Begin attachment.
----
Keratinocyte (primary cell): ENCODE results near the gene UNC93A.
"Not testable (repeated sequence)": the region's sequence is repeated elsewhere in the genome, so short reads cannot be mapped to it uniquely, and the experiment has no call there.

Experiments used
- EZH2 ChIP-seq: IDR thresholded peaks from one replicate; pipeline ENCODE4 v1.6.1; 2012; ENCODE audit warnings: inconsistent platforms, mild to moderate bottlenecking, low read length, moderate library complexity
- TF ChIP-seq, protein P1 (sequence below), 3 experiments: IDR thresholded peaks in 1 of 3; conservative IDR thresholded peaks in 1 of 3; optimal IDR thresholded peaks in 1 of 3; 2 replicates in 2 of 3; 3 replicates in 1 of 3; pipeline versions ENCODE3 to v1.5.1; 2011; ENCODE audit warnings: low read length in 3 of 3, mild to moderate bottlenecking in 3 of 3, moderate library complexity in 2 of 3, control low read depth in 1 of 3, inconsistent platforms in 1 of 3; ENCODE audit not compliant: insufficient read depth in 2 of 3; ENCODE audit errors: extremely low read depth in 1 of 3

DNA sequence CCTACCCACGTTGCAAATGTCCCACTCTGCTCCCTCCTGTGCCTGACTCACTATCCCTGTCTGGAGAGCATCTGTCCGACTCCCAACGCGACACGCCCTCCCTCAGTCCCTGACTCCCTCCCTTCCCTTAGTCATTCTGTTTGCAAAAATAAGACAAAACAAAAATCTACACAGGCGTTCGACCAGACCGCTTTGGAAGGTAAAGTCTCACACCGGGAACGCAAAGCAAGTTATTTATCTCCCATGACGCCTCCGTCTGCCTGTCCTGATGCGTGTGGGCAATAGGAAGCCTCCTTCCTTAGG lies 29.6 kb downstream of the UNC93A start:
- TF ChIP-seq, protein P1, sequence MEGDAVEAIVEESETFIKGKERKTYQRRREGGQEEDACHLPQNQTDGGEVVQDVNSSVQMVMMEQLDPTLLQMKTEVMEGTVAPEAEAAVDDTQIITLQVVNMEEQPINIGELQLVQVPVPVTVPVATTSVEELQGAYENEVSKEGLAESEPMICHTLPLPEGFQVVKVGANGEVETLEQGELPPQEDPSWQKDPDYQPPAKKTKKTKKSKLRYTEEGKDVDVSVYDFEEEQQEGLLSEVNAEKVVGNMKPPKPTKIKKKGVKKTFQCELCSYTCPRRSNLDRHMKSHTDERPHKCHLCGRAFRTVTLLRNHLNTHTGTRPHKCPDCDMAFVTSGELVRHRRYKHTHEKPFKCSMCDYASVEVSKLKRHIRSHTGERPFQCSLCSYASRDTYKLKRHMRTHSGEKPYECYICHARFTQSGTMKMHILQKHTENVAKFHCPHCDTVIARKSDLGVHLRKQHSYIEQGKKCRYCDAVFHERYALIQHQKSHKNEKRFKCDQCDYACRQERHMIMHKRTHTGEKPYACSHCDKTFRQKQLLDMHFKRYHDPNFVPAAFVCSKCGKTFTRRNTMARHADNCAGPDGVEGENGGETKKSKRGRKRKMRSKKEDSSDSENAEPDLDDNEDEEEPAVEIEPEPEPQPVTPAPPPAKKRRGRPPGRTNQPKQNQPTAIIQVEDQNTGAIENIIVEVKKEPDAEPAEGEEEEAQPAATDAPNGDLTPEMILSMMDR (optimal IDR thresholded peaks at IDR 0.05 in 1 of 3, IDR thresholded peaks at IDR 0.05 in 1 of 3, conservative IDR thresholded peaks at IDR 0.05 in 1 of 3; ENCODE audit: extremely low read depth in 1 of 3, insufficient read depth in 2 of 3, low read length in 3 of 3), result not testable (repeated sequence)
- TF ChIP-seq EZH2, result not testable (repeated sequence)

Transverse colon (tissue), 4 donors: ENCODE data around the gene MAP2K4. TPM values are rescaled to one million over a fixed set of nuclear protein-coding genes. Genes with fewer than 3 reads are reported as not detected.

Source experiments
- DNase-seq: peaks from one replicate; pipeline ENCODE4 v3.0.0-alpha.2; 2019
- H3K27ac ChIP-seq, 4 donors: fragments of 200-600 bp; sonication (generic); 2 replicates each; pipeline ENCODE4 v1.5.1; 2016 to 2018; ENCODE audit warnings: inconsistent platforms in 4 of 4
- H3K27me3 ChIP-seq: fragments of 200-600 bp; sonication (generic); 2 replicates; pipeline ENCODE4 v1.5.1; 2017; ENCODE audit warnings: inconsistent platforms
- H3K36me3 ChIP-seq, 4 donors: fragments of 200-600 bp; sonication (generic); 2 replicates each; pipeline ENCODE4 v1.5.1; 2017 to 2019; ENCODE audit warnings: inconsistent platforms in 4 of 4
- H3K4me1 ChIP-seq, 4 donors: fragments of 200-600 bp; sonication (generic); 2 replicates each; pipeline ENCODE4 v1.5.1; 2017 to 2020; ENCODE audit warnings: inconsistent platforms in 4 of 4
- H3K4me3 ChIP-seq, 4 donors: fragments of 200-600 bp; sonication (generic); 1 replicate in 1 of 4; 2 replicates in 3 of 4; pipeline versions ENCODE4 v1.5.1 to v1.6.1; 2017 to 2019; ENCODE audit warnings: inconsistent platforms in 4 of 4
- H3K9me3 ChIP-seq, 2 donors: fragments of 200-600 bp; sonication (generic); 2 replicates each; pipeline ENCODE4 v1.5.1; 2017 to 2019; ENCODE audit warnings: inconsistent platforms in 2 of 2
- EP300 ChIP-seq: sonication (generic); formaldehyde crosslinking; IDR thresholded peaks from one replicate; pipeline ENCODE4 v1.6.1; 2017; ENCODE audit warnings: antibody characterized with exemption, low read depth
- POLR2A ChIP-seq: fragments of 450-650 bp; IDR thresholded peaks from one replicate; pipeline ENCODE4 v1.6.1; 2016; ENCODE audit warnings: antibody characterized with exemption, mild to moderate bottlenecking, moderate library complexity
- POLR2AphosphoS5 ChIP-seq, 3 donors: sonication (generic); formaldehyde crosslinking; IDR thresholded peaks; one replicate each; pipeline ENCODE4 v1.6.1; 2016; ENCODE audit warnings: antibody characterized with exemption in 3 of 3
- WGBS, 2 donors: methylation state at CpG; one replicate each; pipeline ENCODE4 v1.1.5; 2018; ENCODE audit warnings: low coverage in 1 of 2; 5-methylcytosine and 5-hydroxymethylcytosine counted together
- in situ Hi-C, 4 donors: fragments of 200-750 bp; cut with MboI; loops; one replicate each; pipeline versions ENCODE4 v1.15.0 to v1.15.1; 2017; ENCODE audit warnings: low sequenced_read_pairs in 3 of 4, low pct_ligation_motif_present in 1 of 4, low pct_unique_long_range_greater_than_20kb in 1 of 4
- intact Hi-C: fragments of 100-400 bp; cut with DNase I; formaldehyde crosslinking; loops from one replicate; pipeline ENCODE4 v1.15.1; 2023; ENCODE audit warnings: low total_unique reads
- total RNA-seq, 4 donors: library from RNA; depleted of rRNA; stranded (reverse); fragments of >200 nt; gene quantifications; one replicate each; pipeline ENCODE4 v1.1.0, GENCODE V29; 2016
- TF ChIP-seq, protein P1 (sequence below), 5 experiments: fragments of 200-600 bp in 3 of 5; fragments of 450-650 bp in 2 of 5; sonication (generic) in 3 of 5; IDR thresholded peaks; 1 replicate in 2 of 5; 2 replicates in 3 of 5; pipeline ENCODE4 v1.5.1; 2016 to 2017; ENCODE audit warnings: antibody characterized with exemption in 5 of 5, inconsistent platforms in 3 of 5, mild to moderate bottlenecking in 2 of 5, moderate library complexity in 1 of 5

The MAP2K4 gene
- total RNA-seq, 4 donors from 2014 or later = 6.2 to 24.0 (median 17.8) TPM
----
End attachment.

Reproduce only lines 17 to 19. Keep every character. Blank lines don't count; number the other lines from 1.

- H3K9me3 ChIP-seq, 2 donors: fragments of 200-600 bp; sonication (generic); 2 replicates each; pipeline ENCODE4 v1.5.1; 2017 to 2019; ENCODE audit warnings: inconsistent platforms in 2 of 2
- EP300 ChIP-seq: sonication (generic); formaldehyde crosslinking; IDR thresholded peaks from one replicate; pipeline ENCODE4 v1.6.1; 2017; ENCODE audit warnings: antibody characterized with exemption, low read depth
- POLR2A ChIP-seq: fragments of 450-650 bp; IDR thresholded peaks from one replicate; pipeline ENCODE4 v1.6.1; 2016; ENCODE audit warnings: antibody characterized with exemption, mild to moderate bottlenecking, moderate library complexity